Little Mandy’s brow furrowed in concentration, as she poured a ring of salt onto the pavement. The slug oozed forward until it came into contact with the small white crystals, and then curled up into a tight ball as it turned inside out. Mandy giggled and poked it with a stick, then poured more salt onto the unfortunate creature.
“Aw, does Mister Slug not want to play anymore?” she said.
When no answer came, she ground the mass of ready salted slug under her heel until it spurted out from the edges of her shoe, then skipped off to the bottom of her aunts garden to see what else she could find.
The summer was hot. The hottest one she could remember in her short life. Instead of playing with her friends however, her parents had shipped her off to her aunt’s house the moment that the school term had ended. It was so unfair! She kicked at a small pile of stones that clattered across the sandstone paving slabs.
“Oi! Watch what you’re doing,” said a voice from the long grass.
Mandy crouched down and parted the grass. A tiny man with a white beard and green cloth hat stood glaring at her, with his hands on his hips.
“Those bloody rocks could have killed me – hey! Stopit! Whatchadoing?” he said, as the girl reached down and grabbed him with a pudgy fist.
“Ooh! A fairy!” she said, lifting the furious little man up to her face.
“A fairy! You can bugger off. You’ll never catch me mincing about among the flowers and abusing rodents,” said the man. “I’m a gnome, and don’t you forget it!”
“I shall call you Mr Tiddlywinks,” she said. “Can I have my three wishes now?”
“Mr Tiddlywinks? My names Geoff!”
“First, I want to be a princess”
“Sorry Luv – I don’t do wishes. I’m more a sitting by a pond, fishing sort of bloke.”
Mandy’s face darkened and her bottom lip puffed out.
“No wishes! NO WISHES!! Then Mr Tiddlywinks, I think I am going to squeeze you till you pop and see what your insides look like!”
The girl tightened her sweaty fist and squeezed. The gnome squeaked but could not escape the fleshy prison that was crushing the life out of him.
“Hang on a second luv, just because I can’t grant you wishes, doesn’t mean I can’t help,” he gasped.
“There’s this ring, see. In the forest. A magic ring.”
“Well, it’s said that only the fairest and bravest little girl can go into the enchanted forest and steal it away from the wicked witch.”
“I’m brave! And fair!”
“That’s what I’m saying. You’ll be able to get it, no problem.”
“And the ring will give me my three wishes?”
“The ring will give you a million wishes…just…stop squeezing so hard.”
“Oh! Sorry Mr Tiddlywinks,” she said, relaxing her grip a little. “But if you’re lying to me…if you try anything funny…I’ll squish you into goo. Got it?”
“Got it,” said the gnome, rubbing his bruised ribs. “Shall we go then?”
They set off into the woods, along well worn trails where shafts of sunlight penetrated the foliage to make shifting patterns on the forest floor. Mandy skipped along, pausing only to smell the flowers along the side of the path, or to hurl rocks at squirrels that scampered among the branches. After a while the path faded amidst the undergrowth and the trees became dark and unfriendly.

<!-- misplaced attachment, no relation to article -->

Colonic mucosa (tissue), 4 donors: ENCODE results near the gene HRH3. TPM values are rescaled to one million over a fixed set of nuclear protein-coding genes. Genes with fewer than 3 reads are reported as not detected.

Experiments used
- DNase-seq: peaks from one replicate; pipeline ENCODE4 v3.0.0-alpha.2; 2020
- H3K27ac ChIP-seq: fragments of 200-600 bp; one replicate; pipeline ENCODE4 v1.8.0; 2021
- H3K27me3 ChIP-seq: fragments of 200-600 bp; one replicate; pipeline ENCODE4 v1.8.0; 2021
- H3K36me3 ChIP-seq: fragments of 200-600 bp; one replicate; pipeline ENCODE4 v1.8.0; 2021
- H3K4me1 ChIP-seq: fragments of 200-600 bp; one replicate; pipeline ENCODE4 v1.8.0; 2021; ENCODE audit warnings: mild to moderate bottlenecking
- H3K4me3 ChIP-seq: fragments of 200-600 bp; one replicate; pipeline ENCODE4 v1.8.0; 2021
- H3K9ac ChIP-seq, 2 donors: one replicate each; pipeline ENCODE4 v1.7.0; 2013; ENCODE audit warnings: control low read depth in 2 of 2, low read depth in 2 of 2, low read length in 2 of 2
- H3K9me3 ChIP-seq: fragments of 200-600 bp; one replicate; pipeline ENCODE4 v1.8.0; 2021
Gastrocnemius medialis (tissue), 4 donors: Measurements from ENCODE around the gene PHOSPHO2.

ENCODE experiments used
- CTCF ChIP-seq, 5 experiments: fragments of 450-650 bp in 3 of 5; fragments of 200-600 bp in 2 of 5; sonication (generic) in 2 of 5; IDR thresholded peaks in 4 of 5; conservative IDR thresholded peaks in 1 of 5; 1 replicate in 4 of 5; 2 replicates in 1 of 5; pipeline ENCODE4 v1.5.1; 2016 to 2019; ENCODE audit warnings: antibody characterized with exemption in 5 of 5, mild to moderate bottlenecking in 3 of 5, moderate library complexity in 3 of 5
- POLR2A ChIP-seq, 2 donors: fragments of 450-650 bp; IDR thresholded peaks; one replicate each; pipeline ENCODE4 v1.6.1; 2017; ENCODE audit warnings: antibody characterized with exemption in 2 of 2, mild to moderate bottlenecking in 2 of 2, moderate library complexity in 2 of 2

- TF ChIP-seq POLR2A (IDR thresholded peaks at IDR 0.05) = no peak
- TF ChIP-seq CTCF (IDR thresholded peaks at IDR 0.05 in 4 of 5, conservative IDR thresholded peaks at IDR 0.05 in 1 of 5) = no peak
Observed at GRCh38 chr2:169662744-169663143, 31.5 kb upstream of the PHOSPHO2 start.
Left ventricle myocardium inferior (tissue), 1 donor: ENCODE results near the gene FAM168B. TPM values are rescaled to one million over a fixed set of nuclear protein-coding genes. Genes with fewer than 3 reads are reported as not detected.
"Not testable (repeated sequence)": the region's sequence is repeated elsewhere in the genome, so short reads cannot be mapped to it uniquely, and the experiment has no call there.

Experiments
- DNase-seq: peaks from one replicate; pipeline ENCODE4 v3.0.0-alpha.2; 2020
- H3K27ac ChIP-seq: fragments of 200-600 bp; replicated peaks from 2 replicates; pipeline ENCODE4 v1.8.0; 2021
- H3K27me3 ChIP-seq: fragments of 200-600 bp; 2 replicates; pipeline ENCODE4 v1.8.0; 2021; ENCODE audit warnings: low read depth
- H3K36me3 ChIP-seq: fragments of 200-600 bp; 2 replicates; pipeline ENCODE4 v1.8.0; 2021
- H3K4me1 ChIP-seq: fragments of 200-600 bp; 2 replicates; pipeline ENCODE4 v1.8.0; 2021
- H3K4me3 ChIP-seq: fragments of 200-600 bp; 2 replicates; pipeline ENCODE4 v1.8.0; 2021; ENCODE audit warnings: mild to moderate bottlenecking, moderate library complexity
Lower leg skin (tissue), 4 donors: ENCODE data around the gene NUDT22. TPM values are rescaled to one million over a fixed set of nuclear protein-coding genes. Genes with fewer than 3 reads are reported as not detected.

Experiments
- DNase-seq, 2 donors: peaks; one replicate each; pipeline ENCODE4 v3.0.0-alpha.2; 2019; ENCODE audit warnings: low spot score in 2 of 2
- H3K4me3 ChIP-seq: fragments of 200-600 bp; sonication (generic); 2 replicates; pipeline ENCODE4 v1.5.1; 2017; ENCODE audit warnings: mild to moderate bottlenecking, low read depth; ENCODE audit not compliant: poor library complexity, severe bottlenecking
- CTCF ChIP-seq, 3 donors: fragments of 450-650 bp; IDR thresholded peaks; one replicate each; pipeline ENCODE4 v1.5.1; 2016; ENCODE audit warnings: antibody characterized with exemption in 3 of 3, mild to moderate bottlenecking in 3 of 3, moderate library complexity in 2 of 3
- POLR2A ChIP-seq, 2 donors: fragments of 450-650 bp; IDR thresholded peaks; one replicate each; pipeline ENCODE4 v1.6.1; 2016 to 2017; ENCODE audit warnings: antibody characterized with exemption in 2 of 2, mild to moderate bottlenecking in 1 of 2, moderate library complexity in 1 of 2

“Are you sure we’re going the right way Mr Tiddlywinks?”
“Of course I’m sure. Its right up ahead…unless you’re scared – in which case you can skip along home and I’ll find another brave and fair little girl to get the magic ring.”
“I’m not scared!” she said, “and if you even THINK of giving that ring to anyone else then it will be bad for you. Very very bad.”
“OK, OK – just up ahead there’s a fallen tree. You need to go under that and straight ahead.”
The tree lay across the trail, rotten and worm eaten. A small gap was visible under the ivy that crawled over the decomposing wooden corpse of the once towering forest giant. Mandy crawled underneath.
“It’s dirty under here, and it smells!”
“Never mind that, just get past the tree and go straight ahead. We’re almost there.”
Mandy wriggled through the gap and climbed to her feet on the other side. The forest seemed different, the light taking on a strange purple cast. No birds sang in the trees, and there were no squirrels to throw things at. The woods were silent, as if they were holding their breath in anticipation. Ahead of them, thick gossamer strands stretched between the tree trunks.
“It’s not real. It’s just a trick of the wicked witch to keep little girls away. This is why you need to be brave. Just walk through them – they are not really there.”
Mandy frowned, closed her eyes and walked straight ahead. Within seconds she was entangled in thick oozing silk.
A shape detached itself from the dark canopy above and scurried down the webs towards the terrified girl. A huge black spider regarded her with hundreds of eyes. Hairy fangs dripped venom onto the rotten leaf carpet of the forest floor. Mandy screamed as the creature descended and wrapped her in a tight silken cocoon.
“Mr Tiddlywinks! Help!” she yelled, but it was no good. Within moments her body was completely encased in a sticky white shroud, with only her tear filled eyes visible.
The spider dropped a small bag of coins into the gnome’s outstretched hands.
“Thanks Shelob, pleasure doing business with you,” he said.
A jingling came from his pocket. He reached in and produced a small mobile phone.
“Hello, Geoff’s fast food delivery service….a boy AND a girl?…at the Gingerbread house?…OK, give me an hour…I know, but what can I say…business is booming…better make it an hour and a half”